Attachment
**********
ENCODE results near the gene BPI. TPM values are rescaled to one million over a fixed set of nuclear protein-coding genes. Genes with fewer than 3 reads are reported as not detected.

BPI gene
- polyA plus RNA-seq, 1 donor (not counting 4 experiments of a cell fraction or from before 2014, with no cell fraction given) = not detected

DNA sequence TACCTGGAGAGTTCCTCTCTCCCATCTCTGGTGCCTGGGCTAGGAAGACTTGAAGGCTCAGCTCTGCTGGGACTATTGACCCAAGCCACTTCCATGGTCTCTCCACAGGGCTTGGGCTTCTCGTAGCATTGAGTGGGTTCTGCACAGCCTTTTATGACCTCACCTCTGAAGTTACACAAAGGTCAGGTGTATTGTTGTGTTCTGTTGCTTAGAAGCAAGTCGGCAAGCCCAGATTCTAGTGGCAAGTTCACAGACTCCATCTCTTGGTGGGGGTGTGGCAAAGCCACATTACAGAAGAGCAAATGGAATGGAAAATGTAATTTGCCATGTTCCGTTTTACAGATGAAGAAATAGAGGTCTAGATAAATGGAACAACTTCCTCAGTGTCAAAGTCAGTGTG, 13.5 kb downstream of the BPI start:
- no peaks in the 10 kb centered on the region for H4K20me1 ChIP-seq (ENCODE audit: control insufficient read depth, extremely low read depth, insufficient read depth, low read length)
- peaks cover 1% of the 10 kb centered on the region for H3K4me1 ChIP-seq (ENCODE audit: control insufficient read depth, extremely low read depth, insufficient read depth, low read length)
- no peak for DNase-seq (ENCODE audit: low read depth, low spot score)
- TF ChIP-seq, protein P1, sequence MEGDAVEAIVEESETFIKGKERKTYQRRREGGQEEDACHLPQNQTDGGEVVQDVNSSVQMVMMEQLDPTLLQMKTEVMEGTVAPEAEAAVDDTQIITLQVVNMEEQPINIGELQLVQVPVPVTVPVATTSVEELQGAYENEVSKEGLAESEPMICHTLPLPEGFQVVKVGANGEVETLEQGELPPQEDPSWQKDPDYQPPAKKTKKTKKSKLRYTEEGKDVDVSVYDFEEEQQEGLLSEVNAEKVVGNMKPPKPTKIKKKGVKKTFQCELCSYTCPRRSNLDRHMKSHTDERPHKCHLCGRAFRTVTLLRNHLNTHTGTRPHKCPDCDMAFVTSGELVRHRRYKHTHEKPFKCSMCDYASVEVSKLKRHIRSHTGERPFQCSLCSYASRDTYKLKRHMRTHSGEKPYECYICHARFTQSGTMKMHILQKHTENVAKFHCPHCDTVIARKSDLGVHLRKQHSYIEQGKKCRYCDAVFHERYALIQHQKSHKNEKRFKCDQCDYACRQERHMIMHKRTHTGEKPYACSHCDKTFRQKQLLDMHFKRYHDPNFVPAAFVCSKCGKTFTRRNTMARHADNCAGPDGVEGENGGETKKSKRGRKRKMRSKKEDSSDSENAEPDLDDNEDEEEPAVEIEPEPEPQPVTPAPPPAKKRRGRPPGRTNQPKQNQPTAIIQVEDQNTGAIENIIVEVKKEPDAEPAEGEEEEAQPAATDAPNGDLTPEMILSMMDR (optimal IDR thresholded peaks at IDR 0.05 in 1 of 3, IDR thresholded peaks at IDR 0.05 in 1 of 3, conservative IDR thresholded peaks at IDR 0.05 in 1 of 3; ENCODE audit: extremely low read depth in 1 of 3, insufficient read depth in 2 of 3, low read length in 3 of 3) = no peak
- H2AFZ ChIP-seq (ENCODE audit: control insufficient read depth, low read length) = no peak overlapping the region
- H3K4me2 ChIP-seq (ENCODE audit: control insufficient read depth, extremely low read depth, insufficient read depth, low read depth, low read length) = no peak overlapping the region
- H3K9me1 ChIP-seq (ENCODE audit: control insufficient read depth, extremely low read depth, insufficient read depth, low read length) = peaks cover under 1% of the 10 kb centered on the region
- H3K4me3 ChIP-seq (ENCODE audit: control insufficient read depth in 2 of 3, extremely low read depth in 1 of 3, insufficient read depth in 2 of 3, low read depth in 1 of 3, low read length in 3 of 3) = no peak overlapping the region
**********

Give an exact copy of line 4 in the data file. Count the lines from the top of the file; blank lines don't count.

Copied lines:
DNA sequence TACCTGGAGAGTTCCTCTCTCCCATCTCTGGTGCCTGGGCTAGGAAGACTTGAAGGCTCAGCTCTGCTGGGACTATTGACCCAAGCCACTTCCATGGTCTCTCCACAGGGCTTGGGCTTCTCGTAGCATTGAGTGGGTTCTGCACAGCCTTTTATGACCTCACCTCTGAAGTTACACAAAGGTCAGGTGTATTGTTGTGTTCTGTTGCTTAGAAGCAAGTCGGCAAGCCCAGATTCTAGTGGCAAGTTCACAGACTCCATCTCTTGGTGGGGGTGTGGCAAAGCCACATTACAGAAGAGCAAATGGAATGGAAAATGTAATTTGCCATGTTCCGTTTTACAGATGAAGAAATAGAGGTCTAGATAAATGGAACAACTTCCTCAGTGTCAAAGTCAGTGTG, 13.5 kb downstream of the BPI start: